IOC Asks Lance Armstrong To Return Olympic Bronze Medal

lance armstrong_2011
by Stephanie Pertuiset

LAUSANNE, Jan 17, 2013 (AFP) – The International Olympic Committee (IOC) on
Thursday asked disgraced American cyclist Lance Armstrong to return the
Olympic bronze medal from the time-trial event at the 2000 Games in Sydney.

The IOC had written to Armstrong late Wednesday to ask him hand back the
medal, IOC spokesman Mark Adams told AFP.

The Lausanne-based body had to wait for world cycling’s governing body to
sanction Armstrong, which it did on December 6, and the following three weeks
in which the Texan had recourse to appeal at the Court of Arbitration for
Sport (CAS).

The US Olympic Committee, to which Armstrong must theoretically return the
medal, has also been informed, Adams added.

Armstrong was stripped of his seven Tour de France titles and banned from
the sport for life in October after the US Anti-Doping Agency (USADA) produced
evidence of widespread doping by him and his former team-mates.

“The decision was taken in principle at the IOC Executive Board meeting in
December, but its implementation required the expiration of the appeal
deadline,” the IOC said in a statement.

“Following the recent decisions of USADA and the UCI (International Cycling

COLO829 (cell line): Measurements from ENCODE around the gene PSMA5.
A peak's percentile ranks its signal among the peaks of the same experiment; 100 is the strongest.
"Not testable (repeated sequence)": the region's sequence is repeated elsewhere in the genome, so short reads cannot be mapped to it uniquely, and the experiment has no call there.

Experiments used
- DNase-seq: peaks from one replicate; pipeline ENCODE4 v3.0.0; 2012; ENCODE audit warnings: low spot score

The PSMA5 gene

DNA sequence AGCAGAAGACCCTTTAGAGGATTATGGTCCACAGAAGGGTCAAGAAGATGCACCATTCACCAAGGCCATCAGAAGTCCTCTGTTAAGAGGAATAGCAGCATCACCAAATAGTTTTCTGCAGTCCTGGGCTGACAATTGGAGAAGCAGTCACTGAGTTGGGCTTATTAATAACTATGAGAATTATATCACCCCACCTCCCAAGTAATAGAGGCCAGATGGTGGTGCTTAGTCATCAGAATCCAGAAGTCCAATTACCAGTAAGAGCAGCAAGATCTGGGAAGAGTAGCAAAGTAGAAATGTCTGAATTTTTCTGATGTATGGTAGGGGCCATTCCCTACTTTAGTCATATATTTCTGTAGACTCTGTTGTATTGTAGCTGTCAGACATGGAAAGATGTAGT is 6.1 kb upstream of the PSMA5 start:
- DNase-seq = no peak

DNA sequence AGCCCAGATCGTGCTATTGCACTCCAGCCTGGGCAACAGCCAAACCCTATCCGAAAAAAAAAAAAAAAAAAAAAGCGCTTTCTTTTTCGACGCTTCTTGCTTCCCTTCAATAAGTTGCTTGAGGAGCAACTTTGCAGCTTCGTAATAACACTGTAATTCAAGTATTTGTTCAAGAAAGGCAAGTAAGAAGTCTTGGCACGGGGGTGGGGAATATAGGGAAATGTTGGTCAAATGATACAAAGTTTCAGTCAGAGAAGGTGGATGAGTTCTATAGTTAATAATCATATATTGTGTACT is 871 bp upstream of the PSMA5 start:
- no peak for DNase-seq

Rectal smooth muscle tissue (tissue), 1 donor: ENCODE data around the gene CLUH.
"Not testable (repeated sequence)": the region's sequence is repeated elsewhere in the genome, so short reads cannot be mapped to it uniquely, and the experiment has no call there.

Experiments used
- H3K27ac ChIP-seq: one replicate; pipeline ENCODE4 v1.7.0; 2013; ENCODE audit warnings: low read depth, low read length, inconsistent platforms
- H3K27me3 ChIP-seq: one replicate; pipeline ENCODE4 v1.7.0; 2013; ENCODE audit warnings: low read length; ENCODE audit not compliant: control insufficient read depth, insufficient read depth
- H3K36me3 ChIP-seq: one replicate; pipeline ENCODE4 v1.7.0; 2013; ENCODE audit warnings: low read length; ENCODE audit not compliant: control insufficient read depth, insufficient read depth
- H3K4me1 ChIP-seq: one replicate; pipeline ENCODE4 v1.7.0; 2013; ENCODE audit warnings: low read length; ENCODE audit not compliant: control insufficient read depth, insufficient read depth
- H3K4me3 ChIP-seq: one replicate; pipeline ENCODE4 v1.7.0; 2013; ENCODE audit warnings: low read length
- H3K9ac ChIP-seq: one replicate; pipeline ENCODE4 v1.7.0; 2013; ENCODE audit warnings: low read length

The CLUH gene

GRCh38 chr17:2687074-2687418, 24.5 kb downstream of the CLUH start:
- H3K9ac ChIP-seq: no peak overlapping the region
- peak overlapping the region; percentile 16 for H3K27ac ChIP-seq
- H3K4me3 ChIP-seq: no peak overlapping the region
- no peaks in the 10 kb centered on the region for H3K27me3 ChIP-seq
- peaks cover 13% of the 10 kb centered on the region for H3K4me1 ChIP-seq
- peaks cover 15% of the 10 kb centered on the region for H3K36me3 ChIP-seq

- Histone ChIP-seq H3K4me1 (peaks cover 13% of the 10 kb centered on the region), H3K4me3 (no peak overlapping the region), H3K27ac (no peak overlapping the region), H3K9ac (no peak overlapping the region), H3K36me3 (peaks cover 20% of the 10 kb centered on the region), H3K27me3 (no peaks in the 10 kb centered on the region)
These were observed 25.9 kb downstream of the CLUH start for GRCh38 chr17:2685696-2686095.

Union) regarding the competitive cycling results of events in which he
competed at the Sydney 2000 Olympic Games… the IOC has asked that the medal
and certificate be returned by Armstrong to the United States Olympic
Committee, which should forward them to the IOC.”

The time-trial in the 2000 Games was won by Armstrong’s ex-US Postal
Service teammate Viasheslav Ekimov of Russia, now general manager of the
Katusha team whose ambivalent stance on doping cost them a place in the elite
ProTeam list for this season.

The silver medal went to one of Armstrong’s great rivals, Jan Ullrich of
Germany, who was caught up in the Operation Puerto doping probe and eventually
served a two-year ban for doping.

Abraham Olano of Spain came home in fourth and may be set to inherit the
bronze vacated by Armstrong.

Other notable results in the race held in Sydney were by American Tyler
Hamilton, a former teammate of Armstrong at US Postal who finished tenth and
went on to win gold at the 2004 Athens Games before testing positive for
doping.

British rider David Millar finished 16th and is still currently on the
circuit after serving his own two-year ban from 2004.

The UCI late last year effectively erased Armstrong from the cycling
history books when it decided not to appeal sanctions imposed on the Texan
rider by the USADA.

In his first interview since Armstrong was shorn of his Tour titles,
recorded Monday with Oprah Winfrey and due to be broadcast on Thursday and
Friday, the chat show host confirmed that the Texan admitted using
performance-enhancing drugs.

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